Nigeria’s vocal pro-democracy activist, Omoyele Sowore, has been in the detention of the Nigerian government since his abduction by operatives of the Department of State Services on the midnight of August 3, 2019.
Sowore had organized a peaceful protest tagged #RevolutionNow, which was scheduled for August 5, 2019.
The #RevolutionNow protest was targeted at demanding better governance and improvement in the welfare of Nigerians as millions of people grapple with multidimensional poverty, often living on less than $2 a day.
His call for peaceful protests across the nation was met with stiff opposition by the President Muhammadu Buhari regime.
Two days to the protest, Sowore was abducted, Gestapo-style in his apartment by heavily armed operatives of the DSS.
Since then, he has been in detention, charged to court, granted bail but was not released.
Here is a timeline of Sowore’s treatment by the Nigerian government.
July 29: Sowore announced a nationwide #RevolutionNow protest scheduled for August 5.
August 3: Sowore was illegally arrested and detained by heavily armed DSS operatives in the wee hours of August 3.
August 3: Local and international human rights groups condemned the arrest, detention of Sowore, demanded his immediate release.
August 4: The DSS confirmed arresting Sowore, gave reasons.
August 5: #RevolutionNow started peacefully in Lagos, Osun, Ondo, Ogun, and Cross River states but protests were violently disrupted and about 100 protesters arrested across the country. Journalists too were not spared by security agents who manhandled them.
August 6: Nigerian government sought a court order to detain Sowore for 90 days for it to conclude its investigation.
August 8: Justice Taiwo Taiwo of the federal high court sitting in Abuja issued a court order to detain Sowore for 45 days.
August 7: Four #RevolutionNow protesters charged with breach of public peace in Ogun State.
August 9: Nigeria’s ruling party, All Progressives Congress, accused Sowore of treason.
August 9: Pressure mounted on the Nigerian government to release Sowore.
August 10: Sowore appealed court order detaining him in DSS detention for 45 days.
August 14: Nigerians in Abuja, protested the detention of Sowore. They were initially barred from holding the protest by security agents.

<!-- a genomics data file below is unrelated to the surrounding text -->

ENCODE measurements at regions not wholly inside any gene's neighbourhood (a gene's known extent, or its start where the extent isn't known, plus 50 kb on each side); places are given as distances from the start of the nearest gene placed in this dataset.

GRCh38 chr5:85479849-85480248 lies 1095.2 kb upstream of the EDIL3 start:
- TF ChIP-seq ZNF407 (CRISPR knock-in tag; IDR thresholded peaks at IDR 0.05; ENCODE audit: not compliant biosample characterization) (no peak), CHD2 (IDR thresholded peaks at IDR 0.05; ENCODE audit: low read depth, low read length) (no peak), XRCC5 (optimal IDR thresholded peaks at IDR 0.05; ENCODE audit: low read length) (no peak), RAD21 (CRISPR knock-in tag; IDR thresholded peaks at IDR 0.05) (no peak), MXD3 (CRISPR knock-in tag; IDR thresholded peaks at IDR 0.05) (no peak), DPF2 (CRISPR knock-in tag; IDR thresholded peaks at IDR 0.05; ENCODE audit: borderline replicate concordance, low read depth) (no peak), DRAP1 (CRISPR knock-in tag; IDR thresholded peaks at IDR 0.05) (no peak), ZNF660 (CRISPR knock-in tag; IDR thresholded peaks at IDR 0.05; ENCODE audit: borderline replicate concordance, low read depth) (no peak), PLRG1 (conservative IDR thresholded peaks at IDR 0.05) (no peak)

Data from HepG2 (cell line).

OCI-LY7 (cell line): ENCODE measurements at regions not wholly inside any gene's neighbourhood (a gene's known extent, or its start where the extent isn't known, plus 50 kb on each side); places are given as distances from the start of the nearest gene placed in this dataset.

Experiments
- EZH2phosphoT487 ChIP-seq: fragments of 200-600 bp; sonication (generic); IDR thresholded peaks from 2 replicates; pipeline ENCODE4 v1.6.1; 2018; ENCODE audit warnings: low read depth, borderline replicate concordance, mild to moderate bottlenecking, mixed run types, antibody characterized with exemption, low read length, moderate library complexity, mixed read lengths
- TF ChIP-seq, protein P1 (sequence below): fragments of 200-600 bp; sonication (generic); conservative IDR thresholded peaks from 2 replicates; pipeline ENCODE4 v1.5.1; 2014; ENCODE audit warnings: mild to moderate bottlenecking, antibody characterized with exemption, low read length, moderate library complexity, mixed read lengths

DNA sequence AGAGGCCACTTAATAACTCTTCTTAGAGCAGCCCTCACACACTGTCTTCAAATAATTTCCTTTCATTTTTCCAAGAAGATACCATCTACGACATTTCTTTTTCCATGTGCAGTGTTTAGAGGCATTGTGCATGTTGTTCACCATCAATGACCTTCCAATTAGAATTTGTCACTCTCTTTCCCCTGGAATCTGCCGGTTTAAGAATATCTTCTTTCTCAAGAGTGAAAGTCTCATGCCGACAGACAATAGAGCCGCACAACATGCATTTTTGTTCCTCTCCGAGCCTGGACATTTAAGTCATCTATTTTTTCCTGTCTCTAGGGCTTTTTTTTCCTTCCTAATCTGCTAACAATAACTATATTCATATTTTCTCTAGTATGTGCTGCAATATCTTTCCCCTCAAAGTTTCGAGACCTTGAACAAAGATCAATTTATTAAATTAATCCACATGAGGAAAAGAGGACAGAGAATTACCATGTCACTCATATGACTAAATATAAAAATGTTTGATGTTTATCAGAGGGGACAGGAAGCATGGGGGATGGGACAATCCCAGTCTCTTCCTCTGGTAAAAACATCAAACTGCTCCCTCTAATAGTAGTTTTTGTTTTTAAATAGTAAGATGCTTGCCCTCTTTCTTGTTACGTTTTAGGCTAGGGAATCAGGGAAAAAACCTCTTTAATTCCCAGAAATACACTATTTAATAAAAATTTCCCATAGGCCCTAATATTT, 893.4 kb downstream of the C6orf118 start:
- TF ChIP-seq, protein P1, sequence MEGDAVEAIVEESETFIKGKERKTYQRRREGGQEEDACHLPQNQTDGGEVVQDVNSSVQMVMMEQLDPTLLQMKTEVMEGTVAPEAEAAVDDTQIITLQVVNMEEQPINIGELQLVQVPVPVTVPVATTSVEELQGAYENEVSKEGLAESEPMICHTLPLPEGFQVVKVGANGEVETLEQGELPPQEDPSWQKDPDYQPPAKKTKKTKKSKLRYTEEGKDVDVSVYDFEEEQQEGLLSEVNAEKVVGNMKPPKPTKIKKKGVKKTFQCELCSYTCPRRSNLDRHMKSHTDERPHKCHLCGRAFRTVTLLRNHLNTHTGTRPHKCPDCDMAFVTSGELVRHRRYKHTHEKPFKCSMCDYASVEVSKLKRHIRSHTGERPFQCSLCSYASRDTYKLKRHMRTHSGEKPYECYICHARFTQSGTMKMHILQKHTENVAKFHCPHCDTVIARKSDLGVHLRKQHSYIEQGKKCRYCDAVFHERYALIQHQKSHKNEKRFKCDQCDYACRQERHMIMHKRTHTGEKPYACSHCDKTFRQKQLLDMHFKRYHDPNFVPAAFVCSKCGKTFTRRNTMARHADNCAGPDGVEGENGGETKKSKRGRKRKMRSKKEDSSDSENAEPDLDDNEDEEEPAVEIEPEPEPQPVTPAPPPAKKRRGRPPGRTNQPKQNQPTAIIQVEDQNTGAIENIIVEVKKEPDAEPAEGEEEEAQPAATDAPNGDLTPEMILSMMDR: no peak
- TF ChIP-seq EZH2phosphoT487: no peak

August 19: Femi Falana, Sowore’s lawyer, vowed that Nigerians would defeat another dictator in President Muhammadu Buhari.
August 19: Security agencies sealed off the venue of a symposium organized by civil societies and non-governmental organizations to discuss the detention of Sowore and repression of human rights by the Buhari regime.
August 28: Justice Nkeonye Maya refused to hear the bail application filed by Sowore.
August 29: Abubakar Marshal, a member of the legal team representing Sowore challenged Justice Maya in an open court on why she refused to send Sowore’s case file back to the chief judge since she recused herself from the case.
September 16: Sowore sought bail from detention again.
September 18: Members of the Coalition for Revolution held a rally in Lagos to demand the release of Sowore and other protesters arrested on August 5.
September 20: The Nigerian government filed a fresh seven-count charge of insulting President Buhari, money laundering, and treasonable felony against Sowore.
September 23: Nigerian government lined up witnesses to testify against Sowore.
September 24: Justice Taiwo Taiwo ordered the immediate release of Sowore from detention. Sowore was asked to drop his passport as a condition for bail.
September 24: Sowore fulfilled the bail condition.
September 25: The DSS refused to let Sowore go.
September 25: Sowore’s wife led a protest at UN General Assembly.
September 26: Court threatened imprisonment of DSS Director General over non-compliance with the court order to release Sowore.
September 27: The DSS refused to receive documented proof that it collected Sowore’s passport. The security agency chased Sowore’s lawyer and the court clerk away from its office.
September 27: The Nigerian government threatened to report and punish Justice Taiwo for granting Sowore’s bail.
September 27: Fifty civil society organizations approach UN, AU over Sowore’s continued detention.
September 29: The Nigerian Bar Association condemned the DSS disobedience of the order of Justice Taiwo Taiwo to release Sowore on bail.
September 30: Sowore arraigned in court again but this time on the fresh seven-count charges.
September 30: Sowore made first public appearance after 60 days after his detention.
September 30: DSS operatives manhandled Sowore for speaking with journalists.
October 1: “My trial will end in favour of Nigerians,” Says Sowore.
October 4: Court grants Sowore N100-million bail.
October 4: Falana kicked against stringent bail conditions.
October 5: US-based Columbia University condemned the continued detention of its alumnus, Sowore.
October 7: TakeItBack Movement launched GoFundMe account for Sowore
October 15: Court fixed October 21 for hearing on Sowore’s bail variation application.
October 21: Court reduced Sowore’s bail to N50 million.
October 28: Americans, Africans in New Jersey, US, held a rally demanding release and the return of Sowore.
October 30: US congress member, Karen Bass, condemned the continued detention of Sowore, called on UN to intervene.